Man, that is awkward.
In his recent New York Times column, Paul Krugman states that there are no real libertarians in America. The premises of Krugman's argument comes from his theory that all voters base their vote on basically two issues: health insurance and social policies (gay marriage, abortion, etc). That is it.
Using some really strong logic, which for Krugman consists of drawing a small box with horizontal and vertical labels, Krugman has successfully proven how libertarians simply do not exist. I will let him speak for himself:
You might be tempted to say that this is a vast oversimplification, that there’s much more to politics than just these two issues. But the reality is that even in this stripped-down representation, half the boxes are basically empty. There ought in principle, you might think, be people who are pro-gay-marriage and civil rights in general, but opposed to government retirement and health care programs — that is, libertarians — but there are actually very few....
...In any case, bear this in mind whenever you read some pontificating about a libertarian moment, or whatever. There are almost no genuine libertarians in America — and the people who like to use that name for themselves do not, in reality, love liberty.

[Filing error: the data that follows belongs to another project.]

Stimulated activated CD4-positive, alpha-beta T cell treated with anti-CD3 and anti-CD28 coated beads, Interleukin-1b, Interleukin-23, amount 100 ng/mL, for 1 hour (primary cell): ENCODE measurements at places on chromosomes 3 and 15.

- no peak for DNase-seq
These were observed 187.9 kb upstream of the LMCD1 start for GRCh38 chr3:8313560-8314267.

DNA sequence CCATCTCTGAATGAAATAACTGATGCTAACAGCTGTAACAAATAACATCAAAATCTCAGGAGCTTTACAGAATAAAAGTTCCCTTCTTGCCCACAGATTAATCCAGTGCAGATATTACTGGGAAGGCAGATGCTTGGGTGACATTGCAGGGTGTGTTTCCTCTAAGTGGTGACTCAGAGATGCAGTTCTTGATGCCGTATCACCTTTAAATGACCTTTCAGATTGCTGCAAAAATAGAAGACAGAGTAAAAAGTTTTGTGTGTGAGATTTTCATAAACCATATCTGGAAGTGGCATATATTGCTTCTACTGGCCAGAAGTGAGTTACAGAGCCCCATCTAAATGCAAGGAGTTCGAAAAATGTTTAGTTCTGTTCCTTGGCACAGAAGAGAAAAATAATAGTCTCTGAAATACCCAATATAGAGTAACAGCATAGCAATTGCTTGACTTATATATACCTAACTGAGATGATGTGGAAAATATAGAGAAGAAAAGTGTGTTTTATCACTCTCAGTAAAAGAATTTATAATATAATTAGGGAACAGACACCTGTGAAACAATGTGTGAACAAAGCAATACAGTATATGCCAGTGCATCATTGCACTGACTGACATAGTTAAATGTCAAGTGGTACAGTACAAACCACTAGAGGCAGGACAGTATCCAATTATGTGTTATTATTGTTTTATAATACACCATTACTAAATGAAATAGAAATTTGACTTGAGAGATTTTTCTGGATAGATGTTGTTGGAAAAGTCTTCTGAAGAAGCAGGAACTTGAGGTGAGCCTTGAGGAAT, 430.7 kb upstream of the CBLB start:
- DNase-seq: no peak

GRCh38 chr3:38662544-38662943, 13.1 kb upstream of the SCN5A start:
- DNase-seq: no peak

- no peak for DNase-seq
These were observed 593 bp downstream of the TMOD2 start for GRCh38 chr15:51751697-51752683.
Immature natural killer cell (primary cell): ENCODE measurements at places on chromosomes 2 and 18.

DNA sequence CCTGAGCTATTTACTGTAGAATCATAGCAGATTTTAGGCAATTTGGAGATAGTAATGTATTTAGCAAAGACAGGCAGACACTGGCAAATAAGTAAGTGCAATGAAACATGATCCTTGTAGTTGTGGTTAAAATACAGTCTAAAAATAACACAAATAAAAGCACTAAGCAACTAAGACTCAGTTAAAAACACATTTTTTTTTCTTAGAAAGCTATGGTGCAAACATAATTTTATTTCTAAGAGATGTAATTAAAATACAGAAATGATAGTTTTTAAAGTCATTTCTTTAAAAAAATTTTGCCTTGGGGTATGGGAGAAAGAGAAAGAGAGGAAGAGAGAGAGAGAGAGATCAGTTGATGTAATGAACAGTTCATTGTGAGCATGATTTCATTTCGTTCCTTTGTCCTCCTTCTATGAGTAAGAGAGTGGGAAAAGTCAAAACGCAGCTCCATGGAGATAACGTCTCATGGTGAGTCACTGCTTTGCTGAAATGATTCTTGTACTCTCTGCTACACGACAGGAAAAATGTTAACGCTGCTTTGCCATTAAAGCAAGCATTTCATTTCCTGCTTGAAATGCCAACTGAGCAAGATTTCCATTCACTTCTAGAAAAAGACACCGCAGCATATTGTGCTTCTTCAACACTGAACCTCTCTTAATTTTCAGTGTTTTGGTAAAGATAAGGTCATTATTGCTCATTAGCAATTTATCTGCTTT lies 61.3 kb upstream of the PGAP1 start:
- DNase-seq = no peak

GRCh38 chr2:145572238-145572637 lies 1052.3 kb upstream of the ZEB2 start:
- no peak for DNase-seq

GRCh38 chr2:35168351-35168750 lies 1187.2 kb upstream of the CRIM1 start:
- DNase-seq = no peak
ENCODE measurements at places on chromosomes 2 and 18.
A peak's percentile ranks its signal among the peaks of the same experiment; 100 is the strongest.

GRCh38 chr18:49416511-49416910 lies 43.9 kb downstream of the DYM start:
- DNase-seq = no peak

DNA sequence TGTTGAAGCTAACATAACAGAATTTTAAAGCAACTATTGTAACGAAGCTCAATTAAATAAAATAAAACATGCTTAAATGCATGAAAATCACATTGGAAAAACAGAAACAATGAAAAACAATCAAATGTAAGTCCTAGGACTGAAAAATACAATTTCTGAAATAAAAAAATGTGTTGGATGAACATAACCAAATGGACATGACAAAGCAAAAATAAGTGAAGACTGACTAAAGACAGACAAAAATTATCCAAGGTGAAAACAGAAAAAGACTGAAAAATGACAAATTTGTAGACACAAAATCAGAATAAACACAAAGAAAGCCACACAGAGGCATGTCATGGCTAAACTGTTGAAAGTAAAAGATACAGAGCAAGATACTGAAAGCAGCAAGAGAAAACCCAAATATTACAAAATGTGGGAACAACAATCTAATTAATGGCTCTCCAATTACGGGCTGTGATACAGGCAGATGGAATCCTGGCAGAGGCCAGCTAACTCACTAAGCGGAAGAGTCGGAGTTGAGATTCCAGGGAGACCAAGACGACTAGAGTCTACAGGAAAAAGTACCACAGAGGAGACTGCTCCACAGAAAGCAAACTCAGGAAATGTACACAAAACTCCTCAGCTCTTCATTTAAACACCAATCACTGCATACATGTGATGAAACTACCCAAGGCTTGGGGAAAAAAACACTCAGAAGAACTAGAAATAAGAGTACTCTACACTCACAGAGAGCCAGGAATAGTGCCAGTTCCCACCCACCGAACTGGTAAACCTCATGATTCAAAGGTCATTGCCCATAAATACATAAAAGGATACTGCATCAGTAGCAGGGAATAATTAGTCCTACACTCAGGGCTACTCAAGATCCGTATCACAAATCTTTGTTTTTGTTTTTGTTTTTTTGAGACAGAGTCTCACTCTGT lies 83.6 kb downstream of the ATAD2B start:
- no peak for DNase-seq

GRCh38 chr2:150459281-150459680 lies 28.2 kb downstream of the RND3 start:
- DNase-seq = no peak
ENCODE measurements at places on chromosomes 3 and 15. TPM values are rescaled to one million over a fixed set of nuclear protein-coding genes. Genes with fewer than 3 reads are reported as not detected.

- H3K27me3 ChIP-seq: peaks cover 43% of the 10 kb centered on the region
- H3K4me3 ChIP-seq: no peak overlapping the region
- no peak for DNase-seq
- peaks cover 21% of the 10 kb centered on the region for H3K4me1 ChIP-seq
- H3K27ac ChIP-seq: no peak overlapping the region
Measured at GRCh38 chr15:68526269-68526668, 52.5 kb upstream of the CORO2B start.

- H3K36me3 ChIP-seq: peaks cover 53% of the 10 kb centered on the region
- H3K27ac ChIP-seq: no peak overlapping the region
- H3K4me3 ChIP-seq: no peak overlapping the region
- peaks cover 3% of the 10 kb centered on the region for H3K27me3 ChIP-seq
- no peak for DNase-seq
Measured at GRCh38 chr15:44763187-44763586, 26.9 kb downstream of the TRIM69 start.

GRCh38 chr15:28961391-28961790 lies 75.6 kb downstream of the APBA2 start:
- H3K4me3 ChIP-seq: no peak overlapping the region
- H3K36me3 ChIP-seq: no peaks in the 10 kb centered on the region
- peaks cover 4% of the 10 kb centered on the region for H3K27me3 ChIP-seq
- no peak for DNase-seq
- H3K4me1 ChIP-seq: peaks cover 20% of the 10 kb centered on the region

Honestly speaking, Krugman's argument is both stupid and right. He is right in so far that the average voter largely bases their decision on a narrow set of policy options (funny enough, it was the libertarians of the Chicago school of economics that created most of the public choice theory that goes behind that thinking). When it comes to voting, people simply do not have the incentive to remain informed on all policy issues, and I agree with that line of thought.
However, Krugman does not really frame his argument around that. Instead, Krugman takes a tangent on how people literally cannot be libertarians because, as humans, our political views often stem from our beliefs in preserving types of social hierarchies. Again, Krugman speaks on some truth here, but only partially. Yes, humans like to preserve institutional norms and behaviours that they either benefit from or are accustomed to.
However, none of that precludes any possibility of individuals embracing the 'policies of libertarians.' The logic is flimsy and the theory is weak. Americans are increasingly identifying with libertarian views, especially when faced with the serial policy failures created by both liberals and conservatives.
Krugman seriously did some mental acrobatics to convince himself that this theory made any sense. A pattern I am noticing, however, is how many liberals and conservatives are bashing libertarianism right as it is becoming a serious political force. I wonder why.